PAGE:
By Chris Evans MP - 26th March 2012
Chris Evans MP calls on the government to implement legislation for banks to produce a report specifying who they are lending to.
It has been in vogue of late by all political parties to bash the banks. While nearly everyone has been quick to blame the banks for the financial collapse, very few have asked where do we go from here?
The economic conditions that have come around as a result of the collapse have caused hardship for families meaning more people are driven into financial exclusion. At the same time banks have become more reluctant to lend and give credit.
The impact of financial exclusion, affecting almost two million people in the UK means that essential services become more expensive. This can take the form of paying for utilities without direct debit, or a house repair that can cause temporary financial difficulty meaning people have to use the services of predatory and very expensive credit companies.
At present there are nine million people in the UK who do not have access to credit from banks, so the time is now right to ensure that our financial institutions recognise their obligation to wider society.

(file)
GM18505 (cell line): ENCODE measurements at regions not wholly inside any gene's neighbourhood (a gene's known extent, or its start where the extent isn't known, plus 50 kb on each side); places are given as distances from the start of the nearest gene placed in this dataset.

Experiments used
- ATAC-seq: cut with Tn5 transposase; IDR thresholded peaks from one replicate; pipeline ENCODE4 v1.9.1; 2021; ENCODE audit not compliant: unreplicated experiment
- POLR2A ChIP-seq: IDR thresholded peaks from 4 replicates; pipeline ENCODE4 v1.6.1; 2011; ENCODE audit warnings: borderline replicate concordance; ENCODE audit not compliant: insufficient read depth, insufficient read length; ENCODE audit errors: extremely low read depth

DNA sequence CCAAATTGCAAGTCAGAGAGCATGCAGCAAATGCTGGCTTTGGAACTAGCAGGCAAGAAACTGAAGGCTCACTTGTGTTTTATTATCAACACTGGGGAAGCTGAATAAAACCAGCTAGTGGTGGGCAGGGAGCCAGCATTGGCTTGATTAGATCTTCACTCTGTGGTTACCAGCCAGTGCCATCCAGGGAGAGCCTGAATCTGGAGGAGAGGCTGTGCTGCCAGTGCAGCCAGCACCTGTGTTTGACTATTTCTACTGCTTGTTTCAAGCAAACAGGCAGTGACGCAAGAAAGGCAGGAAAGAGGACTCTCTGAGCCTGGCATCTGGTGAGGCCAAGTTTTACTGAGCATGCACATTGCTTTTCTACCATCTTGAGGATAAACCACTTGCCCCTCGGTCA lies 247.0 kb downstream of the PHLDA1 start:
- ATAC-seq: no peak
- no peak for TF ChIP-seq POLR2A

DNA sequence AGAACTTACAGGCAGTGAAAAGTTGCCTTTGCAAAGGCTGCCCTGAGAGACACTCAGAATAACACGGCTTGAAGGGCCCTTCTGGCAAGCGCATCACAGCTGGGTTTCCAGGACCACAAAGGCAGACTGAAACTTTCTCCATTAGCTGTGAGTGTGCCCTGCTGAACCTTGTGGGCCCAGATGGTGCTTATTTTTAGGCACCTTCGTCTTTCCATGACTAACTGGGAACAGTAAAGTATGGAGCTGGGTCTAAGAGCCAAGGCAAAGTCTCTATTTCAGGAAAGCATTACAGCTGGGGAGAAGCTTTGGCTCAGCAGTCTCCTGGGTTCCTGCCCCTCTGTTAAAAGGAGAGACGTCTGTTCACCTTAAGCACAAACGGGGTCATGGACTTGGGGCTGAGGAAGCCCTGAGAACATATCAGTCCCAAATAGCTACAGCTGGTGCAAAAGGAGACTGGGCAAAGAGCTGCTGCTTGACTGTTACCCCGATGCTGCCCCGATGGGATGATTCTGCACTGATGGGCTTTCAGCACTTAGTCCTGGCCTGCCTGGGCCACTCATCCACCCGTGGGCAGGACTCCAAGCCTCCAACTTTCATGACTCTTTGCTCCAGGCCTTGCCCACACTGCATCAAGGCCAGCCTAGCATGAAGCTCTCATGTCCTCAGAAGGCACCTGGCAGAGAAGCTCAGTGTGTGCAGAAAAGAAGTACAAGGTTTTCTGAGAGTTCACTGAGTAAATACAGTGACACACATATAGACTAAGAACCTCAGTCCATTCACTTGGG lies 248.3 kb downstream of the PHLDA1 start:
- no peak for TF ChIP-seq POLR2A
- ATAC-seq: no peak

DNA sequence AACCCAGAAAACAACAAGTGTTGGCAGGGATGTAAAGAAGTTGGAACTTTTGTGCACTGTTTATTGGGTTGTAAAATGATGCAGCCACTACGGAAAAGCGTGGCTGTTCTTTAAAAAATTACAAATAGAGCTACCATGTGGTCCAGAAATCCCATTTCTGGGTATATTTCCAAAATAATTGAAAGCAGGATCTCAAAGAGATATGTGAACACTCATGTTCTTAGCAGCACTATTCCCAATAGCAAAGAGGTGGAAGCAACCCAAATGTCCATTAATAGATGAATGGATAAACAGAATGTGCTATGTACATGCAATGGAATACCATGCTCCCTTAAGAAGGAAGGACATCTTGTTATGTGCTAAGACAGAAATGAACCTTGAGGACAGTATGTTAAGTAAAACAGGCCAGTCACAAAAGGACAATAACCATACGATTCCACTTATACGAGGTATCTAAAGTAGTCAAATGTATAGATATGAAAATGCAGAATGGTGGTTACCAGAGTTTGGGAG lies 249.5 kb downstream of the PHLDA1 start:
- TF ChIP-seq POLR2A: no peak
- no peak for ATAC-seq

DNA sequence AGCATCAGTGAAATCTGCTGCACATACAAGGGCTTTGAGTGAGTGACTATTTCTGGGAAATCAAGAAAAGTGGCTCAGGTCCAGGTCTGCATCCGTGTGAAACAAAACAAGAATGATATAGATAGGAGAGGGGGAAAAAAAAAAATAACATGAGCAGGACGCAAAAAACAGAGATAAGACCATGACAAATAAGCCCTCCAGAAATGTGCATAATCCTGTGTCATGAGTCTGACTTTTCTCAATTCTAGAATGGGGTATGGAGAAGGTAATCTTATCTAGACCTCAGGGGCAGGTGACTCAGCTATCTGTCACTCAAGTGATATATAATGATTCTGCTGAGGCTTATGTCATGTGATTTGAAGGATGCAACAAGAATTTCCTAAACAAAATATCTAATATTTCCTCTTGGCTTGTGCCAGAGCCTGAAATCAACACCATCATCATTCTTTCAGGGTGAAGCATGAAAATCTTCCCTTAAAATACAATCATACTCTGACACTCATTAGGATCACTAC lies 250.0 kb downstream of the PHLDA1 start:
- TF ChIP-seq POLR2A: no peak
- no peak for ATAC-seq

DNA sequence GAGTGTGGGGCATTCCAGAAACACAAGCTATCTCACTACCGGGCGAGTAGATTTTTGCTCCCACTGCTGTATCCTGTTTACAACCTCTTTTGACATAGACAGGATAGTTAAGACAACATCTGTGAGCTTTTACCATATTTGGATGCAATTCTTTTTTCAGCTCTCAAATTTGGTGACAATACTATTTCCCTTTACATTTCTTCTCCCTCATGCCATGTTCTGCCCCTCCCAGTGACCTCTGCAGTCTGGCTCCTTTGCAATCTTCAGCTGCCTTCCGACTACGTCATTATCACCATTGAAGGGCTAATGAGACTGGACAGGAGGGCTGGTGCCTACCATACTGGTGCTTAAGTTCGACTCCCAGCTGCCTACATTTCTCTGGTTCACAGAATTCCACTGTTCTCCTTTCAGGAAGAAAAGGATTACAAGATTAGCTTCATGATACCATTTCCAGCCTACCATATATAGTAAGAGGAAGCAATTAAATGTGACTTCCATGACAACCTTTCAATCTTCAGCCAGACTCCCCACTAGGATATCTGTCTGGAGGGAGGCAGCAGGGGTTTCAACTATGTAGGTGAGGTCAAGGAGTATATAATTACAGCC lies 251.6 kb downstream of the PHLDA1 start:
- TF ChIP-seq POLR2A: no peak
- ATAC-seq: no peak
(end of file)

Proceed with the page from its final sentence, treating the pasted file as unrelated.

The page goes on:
The financial sector must understand the responsibility they have to the people whose jobs and way of life they put at risk by the reckless practices they pursued prior to the financial crash of 2008.
For me, one of the primary co-operative principles should be that all people, regardless of their background, have equal access to routine affordable financial services and credit. In short, it is time that banks starting serving society rather than the other way round.
It is for this reason that I have decided to introduce the Banking Disclosure and Responsibility Bill in Parliament.
The bill would require banks to produce a report specifying who they are lending to. The aim of this would be to find out about those who are excluded from financial products from mainstream banks and ensure that everyone can have access to affordable banking services.
Banks would then be assigned ‘social performance ratings’ which would also take account of a range of factors such as branch presence in deprived communities, take up on basic bank accounts as well as environmental factors and community projects. This would address the problems of branches closing in rural and remote communities.
The Bill would also ensure that all information on financial transactions be recorded by banks. This would give an insight into the state of the market and make clear any warning signs that could predict any future economic crash. Therefore, in future any problems in our system could be identified early and appropriate action taken.
Ultimately, the Banking Disclosure and Responsibility Bill is an opportunity to build trust in our banks, allow them to take a lead in the battle against financial exclusion and reduce the risk of another financial collapse.
Christopher Evans has been Labour MP for Islwyn since 2010